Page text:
Green Issues: Is grazing threatened?

Laura White
Laura White

Quite helpfully, I’ve left writing this column to the last minute. I normally have some idea of what I’m going to write about but this week was one of those ‘let’s wait and see what happens’ weeks. As it turns out, just as we are about to go to press, I have received a message from a town councillor about some potentially breaking news that could have a huge impact on the commons.

Currently, this claim is unsubstantiated and I would never normally print something that hasn’t been either confirmed or denied, but please forgive me this once breaking my own rules in the faith that this issue is being investigated and further information, I hope, will be presented in the next edition of The Moorlander.

Grazing on Dartmoor is something that graziers know a lot about and non-farming folk don’t, really. It’s not a simple, straight forward thing; the right to graze is set in stone but what the commoners do with that right can change depending on current government schemes, market values and many other factors.

Basically, in a nut-shell, Devon County Council registered the land in register units CL155 (Okehampton Common), CL164 (Forest of Dartmoor) and CL 135 (the Triangle) as common land in 1967 and 1968 after the Commons Registration Act 1965 was launched.

The purpose of this Act was to have a complete register, set for all time, of who owned which parts, who grazed which parts and who held commoners’ rights. There were five years in which these rights could be registered.

There was a brief period, when the Act was updated in 2006, when commoners who felt their rights should have been registered and weren’t, could apply for the records to be amended. Since April 2001, the common land mentioned has been involved in a Stewardship/Wildlife Enhancement Scheme, which means that graziers could either choose to graze their herd, with the correct registered livestock units (a unit being one cow or horse, or five sheep) or they could accept payments not to graze the land.

Despite the common being registered as common land, it is managed by Dartmoor National Park Authority and Natural England. This particular part of Dartmoor, it appears, comes mostly under the management of Natural England.

So, now onto what we have been told is happening. The following was forwarded to me, taken from Facebook (again, forgive me, something I would never normally do!)

“Just a little heads up to get your cameras out to record a bit of history… . I took  photo yesterday of West Mill Tor and Yes Tor. It saddens me to think that the future of the sheep in the picture, along with the others on Okehampton Common is looking decidedly bleak. Scenes like this are soon going to become a thing of the past.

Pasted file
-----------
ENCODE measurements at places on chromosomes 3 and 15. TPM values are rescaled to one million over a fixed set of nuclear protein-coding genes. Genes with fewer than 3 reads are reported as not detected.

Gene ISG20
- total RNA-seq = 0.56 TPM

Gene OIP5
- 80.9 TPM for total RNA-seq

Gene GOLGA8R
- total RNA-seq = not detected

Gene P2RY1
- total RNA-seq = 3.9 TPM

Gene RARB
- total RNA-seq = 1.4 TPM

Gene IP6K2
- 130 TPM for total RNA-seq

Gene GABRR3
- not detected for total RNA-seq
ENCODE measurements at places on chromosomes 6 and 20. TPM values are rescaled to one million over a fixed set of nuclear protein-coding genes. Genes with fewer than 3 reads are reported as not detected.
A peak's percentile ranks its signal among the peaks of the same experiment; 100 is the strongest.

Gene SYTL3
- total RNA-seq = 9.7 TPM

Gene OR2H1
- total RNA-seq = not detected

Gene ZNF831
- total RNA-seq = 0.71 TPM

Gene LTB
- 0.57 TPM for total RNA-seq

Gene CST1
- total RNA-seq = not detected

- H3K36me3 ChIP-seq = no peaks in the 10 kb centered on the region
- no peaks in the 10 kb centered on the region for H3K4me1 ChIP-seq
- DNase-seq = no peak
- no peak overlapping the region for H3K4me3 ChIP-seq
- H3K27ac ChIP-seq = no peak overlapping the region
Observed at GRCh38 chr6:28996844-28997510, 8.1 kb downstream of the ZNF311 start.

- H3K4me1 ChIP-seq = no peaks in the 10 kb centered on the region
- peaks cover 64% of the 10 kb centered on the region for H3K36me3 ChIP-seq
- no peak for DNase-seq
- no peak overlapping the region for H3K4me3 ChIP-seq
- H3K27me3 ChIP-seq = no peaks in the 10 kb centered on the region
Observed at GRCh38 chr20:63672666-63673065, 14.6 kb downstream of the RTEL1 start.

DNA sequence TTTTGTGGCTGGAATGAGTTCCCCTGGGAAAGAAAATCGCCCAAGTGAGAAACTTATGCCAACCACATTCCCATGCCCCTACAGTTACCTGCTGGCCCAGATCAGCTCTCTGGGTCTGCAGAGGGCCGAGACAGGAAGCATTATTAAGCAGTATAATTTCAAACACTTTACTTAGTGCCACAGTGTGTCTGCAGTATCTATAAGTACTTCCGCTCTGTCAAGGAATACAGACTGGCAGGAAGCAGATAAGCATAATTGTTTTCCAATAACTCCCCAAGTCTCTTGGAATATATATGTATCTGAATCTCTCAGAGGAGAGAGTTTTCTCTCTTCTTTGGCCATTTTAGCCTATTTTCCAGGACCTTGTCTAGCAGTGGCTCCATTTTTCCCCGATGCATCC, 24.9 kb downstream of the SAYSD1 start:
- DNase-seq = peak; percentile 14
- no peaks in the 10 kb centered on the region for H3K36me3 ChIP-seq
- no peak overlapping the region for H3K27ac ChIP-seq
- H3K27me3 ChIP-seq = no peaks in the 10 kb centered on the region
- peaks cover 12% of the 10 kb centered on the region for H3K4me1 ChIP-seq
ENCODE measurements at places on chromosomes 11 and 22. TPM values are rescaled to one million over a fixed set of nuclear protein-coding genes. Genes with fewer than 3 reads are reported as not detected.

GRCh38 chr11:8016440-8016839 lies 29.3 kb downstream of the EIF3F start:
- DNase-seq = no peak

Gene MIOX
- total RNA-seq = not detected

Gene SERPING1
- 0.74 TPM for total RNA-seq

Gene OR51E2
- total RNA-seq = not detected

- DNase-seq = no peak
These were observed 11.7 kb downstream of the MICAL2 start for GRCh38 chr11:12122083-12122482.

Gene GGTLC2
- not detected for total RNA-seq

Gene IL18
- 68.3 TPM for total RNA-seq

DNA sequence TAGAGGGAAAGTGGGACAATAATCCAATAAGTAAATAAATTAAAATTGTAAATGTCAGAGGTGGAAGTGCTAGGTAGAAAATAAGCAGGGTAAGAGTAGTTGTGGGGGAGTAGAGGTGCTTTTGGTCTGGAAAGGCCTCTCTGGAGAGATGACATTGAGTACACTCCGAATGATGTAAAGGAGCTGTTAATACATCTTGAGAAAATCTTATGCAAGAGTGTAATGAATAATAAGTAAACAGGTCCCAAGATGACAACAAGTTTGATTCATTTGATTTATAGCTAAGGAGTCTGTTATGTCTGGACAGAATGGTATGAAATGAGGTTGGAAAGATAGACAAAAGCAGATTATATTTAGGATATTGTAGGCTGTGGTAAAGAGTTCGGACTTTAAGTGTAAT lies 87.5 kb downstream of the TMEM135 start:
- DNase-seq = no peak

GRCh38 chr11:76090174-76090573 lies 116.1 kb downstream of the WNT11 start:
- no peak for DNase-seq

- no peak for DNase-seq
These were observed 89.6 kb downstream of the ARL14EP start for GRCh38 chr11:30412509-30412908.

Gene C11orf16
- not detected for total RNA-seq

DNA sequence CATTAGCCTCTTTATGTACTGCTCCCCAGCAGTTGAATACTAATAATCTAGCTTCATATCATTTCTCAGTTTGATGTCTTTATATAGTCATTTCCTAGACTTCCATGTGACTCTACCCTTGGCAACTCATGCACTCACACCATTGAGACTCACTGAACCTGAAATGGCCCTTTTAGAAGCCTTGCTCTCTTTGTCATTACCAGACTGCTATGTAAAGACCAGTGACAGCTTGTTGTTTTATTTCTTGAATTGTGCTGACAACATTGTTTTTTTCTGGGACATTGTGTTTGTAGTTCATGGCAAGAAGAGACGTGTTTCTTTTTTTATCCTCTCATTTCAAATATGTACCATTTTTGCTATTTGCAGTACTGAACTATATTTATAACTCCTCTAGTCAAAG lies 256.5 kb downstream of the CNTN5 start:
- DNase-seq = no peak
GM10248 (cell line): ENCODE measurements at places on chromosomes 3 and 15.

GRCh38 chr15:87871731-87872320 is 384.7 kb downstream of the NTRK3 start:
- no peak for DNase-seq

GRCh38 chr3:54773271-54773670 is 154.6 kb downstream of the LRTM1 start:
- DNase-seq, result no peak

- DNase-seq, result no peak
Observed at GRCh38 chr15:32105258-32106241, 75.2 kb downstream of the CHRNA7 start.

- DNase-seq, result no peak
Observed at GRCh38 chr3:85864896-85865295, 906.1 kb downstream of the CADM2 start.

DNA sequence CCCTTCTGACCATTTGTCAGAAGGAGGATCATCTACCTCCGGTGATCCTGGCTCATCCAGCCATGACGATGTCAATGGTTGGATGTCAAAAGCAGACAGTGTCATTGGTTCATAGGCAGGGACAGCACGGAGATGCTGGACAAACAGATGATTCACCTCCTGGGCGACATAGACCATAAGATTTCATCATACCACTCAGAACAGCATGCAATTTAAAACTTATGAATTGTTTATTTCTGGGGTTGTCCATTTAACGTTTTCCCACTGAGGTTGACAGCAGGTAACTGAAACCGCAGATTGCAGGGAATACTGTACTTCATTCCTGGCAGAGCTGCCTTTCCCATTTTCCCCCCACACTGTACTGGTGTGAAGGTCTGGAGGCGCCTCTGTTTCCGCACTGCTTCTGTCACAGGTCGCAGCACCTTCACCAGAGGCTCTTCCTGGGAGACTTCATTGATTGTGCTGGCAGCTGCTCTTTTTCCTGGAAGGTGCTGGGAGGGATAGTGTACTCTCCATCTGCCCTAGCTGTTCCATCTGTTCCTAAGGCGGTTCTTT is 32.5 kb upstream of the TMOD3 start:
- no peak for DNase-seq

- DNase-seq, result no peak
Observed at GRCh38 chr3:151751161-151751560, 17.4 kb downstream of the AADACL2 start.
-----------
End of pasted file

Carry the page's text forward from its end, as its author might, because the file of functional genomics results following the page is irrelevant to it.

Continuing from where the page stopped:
The body who has been given control to ‘preserve’ Dartmoor is Natural England and their aim is to allow dwarf shrubs such as gorse and the like to take over the landscape which will then cause large parts of the moor to become a wilderness and totally inaccessible to dog walkers, hikers and others wishing to use our lovely commons for recreation. To achieve this, they intend to all-but stop sheep grazing and recommend that sheep are removed from as early as the next few weeks. These sheep have been helping to preserve, not ruin, our landscape for generations.

Each year, these ewes lamb and teach their lambs their ‘lears’ (patches they call home) and this is then passed on through each generation of sheep. It’ll be a sad day when this phenomenon is lost, the landscape changed and we are all unable to reach parts of the moor we’ve loved to visit before.

Traditional Dartmoor farming will alter dramatically and could become consigned to history. So if you wish to preserve memories like these, please take the opportunity to get out with your cameras and take photos of the farming-scape on the moor before it goes completely! (And if you feel strongly enough that such a drastic change shouldn’t be allowed to take place, please voice your concerns to Natural England).”

Attempts have been made to contact all those parties and individuals involved but, as I said,
it’s late in the day so I hope to have more to say next time.

Grazing appears to be something of an issue between farmers and conservationists – both have very strongly held views that it is either essential and beneficial to the landscape, or destructive and invasive. I know which side of the fence I sit on but that’s a discussion for another day.

The point is, it’s not just the landscape that will be irreversibly changed by the ceasing of grazing, it’s the whole culture for generations of Dartmoor farmers; their heritage, their lineage, not just their livelihoods but their very way of life. This must not be threatened.

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